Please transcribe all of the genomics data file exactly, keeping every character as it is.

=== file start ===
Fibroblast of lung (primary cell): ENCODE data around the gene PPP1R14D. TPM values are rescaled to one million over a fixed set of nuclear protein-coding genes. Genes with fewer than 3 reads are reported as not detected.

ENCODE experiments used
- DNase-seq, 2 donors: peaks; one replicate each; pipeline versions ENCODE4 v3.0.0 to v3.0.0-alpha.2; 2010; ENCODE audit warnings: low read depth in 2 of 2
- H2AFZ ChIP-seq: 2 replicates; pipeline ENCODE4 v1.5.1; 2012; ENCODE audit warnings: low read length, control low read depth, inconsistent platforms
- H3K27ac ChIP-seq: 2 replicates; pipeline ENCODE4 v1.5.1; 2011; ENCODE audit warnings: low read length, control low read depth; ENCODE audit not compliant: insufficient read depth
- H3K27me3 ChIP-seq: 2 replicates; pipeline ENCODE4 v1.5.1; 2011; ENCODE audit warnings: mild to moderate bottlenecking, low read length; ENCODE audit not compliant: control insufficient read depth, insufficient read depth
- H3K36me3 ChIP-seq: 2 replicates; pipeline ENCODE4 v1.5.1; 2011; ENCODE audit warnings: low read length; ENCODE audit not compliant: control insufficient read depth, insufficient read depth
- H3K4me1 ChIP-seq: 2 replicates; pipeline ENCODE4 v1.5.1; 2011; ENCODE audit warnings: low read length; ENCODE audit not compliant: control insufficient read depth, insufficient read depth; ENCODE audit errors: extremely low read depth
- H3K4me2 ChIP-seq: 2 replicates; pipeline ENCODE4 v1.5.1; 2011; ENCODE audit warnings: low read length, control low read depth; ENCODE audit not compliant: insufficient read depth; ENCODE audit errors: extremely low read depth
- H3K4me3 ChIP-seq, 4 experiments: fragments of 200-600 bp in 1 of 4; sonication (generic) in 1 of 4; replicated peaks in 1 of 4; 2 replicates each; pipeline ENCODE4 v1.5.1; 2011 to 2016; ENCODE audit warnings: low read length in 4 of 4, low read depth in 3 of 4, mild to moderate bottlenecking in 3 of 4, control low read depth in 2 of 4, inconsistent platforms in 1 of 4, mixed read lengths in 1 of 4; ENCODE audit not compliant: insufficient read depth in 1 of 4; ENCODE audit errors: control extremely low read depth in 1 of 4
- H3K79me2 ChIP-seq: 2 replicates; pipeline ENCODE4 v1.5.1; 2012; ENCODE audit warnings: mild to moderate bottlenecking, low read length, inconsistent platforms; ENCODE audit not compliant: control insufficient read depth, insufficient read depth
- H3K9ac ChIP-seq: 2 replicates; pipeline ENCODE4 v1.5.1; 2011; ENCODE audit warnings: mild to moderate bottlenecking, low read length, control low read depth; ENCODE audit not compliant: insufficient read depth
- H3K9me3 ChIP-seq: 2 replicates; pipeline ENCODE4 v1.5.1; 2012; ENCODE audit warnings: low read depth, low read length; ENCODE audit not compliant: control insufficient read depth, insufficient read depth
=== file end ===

Fibroblast of lung (primary cell): ENCODE data around the gene PPP1R14D. TPM values are rescaled to one million over a fixed set of nuclear protein-coding genes. Genes with fewer than 3 reads are reported as not detected.

ENCODE experiments used
- DNase-seq, 2 donors: peaks; one replicate each; pipeline versions ENCODE4 v3.0.0 to v3.0.0-alpha.2; 2010; ENCODE audit warnings: low read depth in 2 of 2
- H2AFZ ChIP-seq: 2 replicates; pipeline ENCODE4 v1.5.1; 2012; ENCODE audit warnings: low read length, control low read depth, inconsistent platforms
- H3K27ac ChIP-seq: 2 replicates; pipeline ENCODE4 v1.5.1; 2011; ENCODE audit warnings: low read length, control low read depth; ENCODE audit not compliant: insufficient read depth
- H3K27me3 ChIP-seq: 2 replicates; pipeline ENCODE4 v1.5.1; 2011; ENCODE audit warnings: mild to moderate bottlenecking, low read length; ENCODE audit not compliant: control insufficient read depth, insufficient read depth
- H3K36me3 ChIP-seq: 2 replicates; pipeline ENCODE4 v1.5.1; 2011; ENCODE audit warnings: low read length; ENCODE audit not compliant: control insufficient read depth, insufficient read depth
- H3K4me1 ChIP-seq: 2 replicates; pipeline ENCODE4 v1.5.1; 2011; ENCODE audit warnings: low read length; ENCODE audit not compliant: control insufficient read depth, insufficient read depth; ENCODE audit errors: extremely low read depth
- H3K4me2 ChIP-seq: 2 replicates; pipeline ENCODE4 v1.5.1; 2011; ENCODE audit warnings: low read length, control low read depth; ENCODE audit not compliant: insufficient read depth; ENCODE audit errors: extremely low read depth
- H3K4me3 ChIP-seq, 4 experiments: fragments of 200-600 bp in 1 of 4; sonication (generic) in 1 of 4; replicated peaks in 1 of 4; 2 replicates each; pipeline ENCODE4 v1.5.1; 2011 to 2016; ENCODE audit warnings: low read length in 4 of 4, low read depth in 3 of 4, mild to moderate bottlenecking in 3 of 4, control low read depth in 2 of 4, inconsistent platforms in 1 of 4, mixed read lengths in 1 of 4; ENCODE audit not compliant: insufficient read depth in 1 of 4; ENCODE audit errors: control extremely low read depth in 1 of 4
- H3K79me2 ChIP-seq: 2 replicates; pipeline ENCODE4 v1.5.1; 2012; ENCODE audit warnings: mild to moderate bottlenecking, low read length, inconsistent platforms; ENCODE audit not compliant: control insufficient read depth, insufficient read depth
- H3K9ac ChIP-seq: 2 replicates; pipeline ENCODE4 v1.5.1; 2011; ENCODE audit warnings: mild to moderate bottlenecking, low read length, control low read depth; ENCODE audit not compliant: insufficient read depth
- H3K9me3 ChIP-seq: 2 replicates; pipeline ENCODE4 v1.5.1; 2012; ENCODE audit warnings: low read depth, low read length; ENCODE audit not compliant: control insufficient read depth, insufficient read depth